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Last reviewed: June 2023

Author: Vanessa Ngan, Staff Writer, 2002.

Reviewing dermatologist: Dr Ian Coulson (2023)

Table of contents

What is thalidomide?

Thalidomide was first used in the late 1950's all over the world as a wonder drug that would help stop nausea and insomnia in pregnant women. Soon after, it was discovered to be the cause of severe birth defects in the offspring of women who had taken the drug. Thalidomide was immediately withdrawn worldwide but investigators have continued to see its potential in the treatment of other conditions.

Thalidomide is proving to be useful in the treatment of some severe dermatological conditions and is currently approved by the US Food and Drug Administration (FDA) for the treatment of cutaneous manifestations of moderate to severe erythema nodosum leprosum in leprosy. However, its use is strictly monitored and many precautions are taken to ensure its safe and correct use by both prescriber and patient. In New Zealand thalidomide has not been approved for use for any condition, however special application to the Ministry of Health may allow its use in exceptional circumstances.

How does thalidomide work?

The mechanism of action of thalidomide in the treatment of dermatological conditions is not yet completely understood. It appears that thalidomide prevents the immune system from overreacting to disease and harming the body by reducing the levels of cytokine tumour necrosis factor-alpha (TNF-alpha), a protein in the body that causes inflammatory reactions.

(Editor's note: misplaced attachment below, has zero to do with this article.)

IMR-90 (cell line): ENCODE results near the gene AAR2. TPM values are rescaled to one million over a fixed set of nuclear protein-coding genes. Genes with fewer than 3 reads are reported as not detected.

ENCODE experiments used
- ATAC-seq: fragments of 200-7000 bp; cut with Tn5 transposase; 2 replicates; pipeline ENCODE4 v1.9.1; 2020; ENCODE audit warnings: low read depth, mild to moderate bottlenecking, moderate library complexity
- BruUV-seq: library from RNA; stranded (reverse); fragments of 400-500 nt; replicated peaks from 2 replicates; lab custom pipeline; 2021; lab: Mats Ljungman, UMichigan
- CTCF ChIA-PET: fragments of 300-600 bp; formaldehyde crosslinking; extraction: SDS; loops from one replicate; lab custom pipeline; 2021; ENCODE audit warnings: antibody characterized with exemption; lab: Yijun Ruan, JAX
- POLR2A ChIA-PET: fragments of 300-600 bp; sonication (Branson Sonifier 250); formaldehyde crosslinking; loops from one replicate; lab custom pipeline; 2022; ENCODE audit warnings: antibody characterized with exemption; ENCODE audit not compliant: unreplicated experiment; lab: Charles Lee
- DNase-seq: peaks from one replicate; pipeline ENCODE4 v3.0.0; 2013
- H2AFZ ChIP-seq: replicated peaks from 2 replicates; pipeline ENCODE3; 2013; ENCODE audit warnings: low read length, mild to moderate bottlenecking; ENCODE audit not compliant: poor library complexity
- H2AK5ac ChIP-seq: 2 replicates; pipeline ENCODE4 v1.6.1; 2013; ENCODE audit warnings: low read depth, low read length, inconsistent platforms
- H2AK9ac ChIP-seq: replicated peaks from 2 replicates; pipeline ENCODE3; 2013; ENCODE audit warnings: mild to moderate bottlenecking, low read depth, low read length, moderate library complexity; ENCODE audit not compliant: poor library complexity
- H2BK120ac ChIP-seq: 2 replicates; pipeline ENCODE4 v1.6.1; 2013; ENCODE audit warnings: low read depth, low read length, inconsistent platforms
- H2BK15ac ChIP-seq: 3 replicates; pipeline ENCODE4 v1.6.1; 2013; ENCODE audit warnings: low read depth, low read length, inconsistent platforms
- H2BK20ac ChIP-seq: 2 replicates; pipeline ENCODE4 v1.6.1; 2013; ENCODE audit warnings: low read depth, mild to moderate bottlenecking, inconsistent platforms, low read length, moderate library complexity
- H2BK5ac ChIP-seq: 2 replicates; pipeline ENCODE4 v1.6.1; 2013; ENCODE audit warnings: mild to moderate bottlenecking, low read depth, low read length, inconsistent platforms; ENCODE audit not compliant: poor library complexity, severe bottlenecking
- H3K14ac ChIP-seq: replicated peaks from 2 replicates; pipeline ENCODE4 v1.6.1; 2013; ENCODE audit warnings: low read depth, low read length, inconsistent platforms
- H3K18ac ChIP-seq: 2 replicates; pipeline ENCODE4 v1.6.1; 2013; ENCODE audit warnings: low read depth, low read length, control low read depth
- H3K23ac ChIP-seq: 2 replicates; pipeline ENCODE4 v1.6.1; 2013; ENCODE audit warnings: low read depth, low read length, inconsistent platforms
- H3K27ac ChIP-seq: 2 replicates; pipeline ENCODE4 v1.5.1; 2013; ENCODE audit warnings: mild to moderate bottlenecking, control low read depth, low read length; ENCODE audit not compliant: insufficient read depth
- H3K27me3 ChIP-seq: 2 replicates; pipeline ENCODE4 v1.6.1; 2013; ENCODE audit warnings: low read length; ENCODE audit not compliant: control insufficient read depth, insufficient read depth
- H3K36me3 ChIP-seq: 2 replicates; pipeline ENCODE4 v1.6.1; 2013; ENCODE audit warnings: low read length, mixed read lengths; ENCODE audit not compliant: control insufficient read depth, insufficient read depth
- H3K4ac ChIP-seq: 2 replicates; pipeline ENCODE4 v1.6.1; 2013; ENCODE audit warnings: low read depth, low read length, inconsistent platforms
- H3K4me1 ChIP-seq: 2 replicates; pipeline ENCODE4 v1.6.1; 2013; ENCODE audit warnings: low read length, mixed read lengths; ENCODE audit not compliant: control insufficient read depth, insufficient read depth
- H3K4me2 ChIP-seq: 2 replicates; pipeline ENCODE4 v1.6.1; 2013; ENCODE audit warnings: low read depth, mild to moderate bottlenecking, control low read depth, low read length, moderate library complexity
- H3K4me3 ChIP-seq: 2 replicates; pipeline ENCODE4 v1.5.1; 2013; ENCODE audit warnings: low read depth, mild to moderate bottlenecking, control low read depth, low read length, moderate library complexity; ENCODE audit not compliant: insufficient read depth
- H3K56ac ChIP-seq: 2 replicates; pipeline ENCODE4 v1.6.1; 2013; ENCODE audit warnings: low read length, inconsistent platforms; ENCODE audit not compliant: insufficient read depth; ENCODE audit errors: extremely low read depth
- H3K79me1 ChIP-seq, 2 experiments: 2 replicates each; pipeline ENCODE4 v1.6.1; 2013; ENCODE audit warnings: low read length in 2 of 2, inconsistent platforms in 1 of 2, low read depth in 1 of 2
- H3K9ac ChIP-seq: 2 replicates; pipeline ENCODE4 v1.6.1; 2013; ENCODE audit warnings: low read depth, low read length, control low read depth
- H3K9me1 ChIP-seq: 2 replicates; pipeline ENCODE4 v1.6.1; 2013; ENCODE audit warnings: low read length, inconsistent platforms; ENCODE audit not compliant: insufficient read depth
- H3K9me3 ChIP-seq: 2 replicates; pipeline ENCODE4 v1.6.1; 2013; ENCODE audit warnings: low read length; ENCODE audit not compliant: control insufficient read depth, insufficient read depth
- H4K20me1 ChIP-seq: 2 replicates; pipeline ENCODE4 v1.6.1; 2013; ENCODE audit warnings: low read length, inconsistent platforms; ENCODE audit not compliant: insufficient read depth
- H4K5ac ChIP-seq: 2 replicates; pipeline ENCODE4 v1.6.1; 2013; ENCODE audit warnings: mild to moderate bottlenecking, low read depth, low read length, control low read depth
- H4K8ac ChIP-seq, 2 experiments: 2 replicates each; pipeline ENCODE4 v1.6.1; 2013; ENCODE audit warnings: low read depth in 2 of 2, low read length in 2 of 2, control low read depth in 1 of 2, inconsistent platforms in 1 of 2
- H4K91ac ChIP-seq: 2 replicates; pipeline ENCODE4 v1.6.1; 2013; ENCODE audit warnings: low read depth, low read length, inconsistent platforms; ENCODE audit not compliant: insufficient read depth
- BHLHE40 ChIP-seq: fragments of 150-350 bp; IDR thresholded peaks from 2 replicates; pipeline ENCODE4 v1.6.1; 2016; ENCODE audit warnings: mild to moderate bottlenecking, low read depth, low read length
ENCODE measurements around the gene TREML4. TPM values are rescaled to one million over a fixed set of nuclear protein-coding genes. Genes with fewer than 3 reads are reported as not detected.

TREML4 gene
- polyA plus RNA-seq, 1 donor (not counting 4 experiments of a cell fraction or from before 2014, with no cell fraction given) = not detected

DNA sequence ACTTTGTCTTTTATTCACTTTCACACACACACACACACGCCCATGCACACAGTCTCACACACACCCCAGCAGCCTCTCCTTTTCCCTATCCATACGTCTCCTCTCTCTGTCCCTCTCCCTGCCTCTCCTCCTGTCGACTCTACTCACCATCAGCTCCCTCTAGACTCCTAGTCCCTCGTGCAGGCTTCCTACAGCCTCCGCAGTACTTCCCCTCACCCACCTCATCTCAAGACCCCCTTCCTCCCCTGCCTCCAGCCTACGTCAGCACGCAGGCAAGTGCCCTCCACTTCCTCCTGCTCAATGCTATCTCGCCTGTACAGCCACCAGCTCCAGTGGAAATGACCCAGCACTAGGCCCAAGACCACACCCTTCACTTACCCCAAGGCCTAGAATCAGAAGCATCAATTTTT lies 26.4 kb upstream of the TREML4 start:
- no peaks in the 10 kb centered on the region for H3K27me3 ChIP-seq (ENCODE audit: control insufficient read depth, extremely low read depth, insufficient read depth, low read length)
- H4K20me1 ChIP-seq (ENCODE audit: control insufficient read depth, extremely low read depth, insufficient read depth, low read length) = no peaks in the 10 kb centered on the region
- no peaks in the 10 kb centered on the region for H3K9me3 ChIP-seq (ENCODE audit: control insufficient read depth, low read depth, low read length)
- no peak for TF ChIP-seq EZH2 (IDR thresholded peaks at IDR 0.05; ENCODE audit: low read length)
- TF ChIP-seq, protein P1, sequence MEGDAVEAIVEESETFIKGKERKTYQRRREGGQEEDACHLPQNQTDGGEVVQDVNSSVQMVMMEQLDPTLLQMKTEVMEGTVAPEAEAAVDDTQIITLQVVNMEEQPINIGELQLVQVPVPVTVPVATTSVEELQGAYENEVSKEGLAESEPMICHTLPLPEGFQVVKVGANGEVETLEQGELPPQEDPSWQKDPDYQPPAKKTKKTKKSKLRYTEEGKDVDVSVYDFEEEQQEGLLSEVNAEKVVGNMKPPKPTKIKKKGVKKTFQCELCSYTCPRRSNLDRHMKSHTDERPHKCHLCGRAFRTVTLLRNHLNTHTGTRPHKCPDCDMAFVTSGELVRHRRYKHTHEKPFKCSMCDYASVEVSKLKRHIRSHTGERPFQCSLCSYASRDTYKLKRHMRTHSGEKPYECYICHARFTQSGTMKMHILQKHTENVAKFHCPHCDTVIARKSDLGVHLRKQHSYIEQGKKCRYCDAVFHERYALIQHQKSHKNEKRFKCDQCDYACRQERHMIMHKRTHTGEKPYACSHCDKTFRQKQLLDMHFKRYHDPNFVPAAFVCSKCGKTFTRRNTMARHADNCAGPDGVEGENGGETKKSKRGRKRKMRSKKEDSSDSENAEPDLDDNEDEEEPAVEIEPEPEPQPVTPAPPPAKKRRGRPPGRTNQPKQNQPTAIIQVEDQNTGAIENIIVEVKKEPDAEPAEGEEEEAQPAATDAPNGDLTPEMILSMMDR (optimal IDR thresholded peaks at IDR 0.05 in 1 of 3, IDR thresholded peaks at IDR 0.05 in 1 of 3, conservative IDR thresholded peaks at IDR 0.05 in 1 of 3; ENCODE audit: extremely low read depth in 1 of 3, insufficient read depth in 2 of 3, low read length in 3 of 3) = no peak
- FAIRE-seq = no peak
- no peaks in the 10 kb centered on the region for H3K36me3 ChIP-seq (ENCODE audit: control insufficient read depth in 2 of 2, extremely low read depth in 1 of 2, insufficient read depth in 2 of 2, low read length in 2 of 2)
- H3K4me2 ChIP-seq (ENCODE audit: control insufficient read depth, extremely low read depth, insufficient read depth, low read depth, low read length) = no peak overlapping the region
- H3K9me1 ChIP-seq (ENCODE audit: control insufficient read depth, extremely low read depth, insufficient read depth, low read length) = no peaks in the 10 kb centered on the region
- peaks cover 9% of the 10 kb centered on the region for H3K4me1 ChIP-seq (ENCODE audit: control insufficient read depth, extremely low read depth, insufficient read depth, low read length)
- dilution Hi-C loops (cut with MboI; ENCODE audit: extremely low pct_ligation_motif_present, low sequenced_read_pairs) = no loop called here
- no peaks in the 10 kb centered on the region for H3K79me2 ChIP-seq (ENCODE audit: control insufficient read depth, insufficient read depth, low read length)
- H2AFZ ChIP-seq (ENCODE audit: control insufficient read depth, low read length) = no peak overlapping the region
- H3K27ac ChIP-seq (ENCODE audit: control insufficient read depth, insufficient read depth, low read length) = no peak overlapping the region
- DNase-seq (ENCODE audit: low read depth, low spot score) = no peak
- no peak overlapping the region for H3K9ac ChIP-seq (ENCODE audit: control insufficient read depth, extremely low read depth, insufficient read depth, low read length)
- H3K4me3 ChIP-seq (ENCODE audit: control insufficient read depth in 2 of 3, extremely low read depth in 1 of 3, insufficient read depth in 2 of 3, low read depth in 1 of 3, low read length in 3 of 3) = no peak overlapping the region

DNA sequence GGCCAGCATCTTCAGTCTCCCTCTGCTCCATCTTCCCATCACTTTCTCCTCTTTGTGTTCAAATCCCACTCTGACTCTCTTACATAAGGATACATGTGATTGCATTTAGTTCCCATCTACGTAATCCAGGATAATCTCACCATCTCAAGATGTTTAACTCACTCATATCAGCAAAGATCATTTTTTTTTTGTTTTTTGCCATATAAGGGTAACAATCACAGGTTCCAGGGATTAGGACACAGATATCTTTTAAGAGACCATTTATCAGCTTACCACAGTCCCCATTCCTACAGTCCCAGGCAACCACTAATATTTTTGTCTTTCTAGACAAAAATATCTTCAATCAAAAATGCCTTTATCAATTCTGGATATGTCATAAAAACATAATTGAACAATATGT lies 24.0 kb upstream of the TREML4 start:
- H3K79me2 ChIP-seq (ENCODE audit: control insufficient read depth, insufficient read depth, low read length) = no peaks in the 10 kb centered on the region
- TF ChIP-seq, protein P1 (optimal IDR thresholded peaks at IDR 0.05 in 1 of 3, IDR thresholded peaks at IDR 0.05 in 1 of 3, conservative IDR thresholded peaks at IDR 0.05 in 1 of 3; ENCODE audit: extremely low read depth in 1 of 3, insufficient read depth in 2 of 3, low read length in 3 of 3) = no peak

What is thalidomide used for?

Thalidomide is currently being used or investigated as a treatment for the following dermatological conditions:

Thalidomide is usually only considered as a treatment in patients with severe disabling conditions where all other treatments have failed.

Thalidomide is used for some types of multiple myeloma, severe beta thalasaemia major and acute lymphoblastic leukaemia.

Side effects of thalidomide

The most well known side effect of thalidomide is its ability to cross the placenta of pregnant women and cause severe birth defects. With this in mind any use of thalidomide is under strict supervision.

Other side effects include drowsiness, rash and constipation. Peripheral neuropathy that may be irreversible has been reported. Early symptoms of nerve damage include numbness, tingling or pain in the hands, arms, legs and feet. Patients should stop treatment and report these symptoms to their doctor immediately.

Important advice to patients

  • Pregnant women must not take thalidomide.
  • Women of childbearing potential must ensure simultaneous use of 2 reliable forms of contraception for more than one month before, during, and for one month after stopping, therapy.
  • Women must have pregnancy tests around and throughout the treatment period.
  • A female patient must immediately stop taking thalidomide if she:
    • becomes pregnant
    • thinks she may be pregnant
    • has a late or irregular period
    • stops practising abstinence
    • stops using birth control.
  • Men must abstain from sexual intercourse or use a condom during intercourse while, and for one month after, taking thalidomide (thalidomide is present in semen).
  • Men must not donate sperm during treatment.
  • All patients must not donate blood during treatment.
  • Seek medical advice if numbness, tingling, pain or burning sensation occurs in hands, arms, feet or legs.
New Zealand approved datasheets are the official source of information for these prescription medicines, including approved uses and risk information. Check the individual New Zealand datasheet on the Medsafe website.



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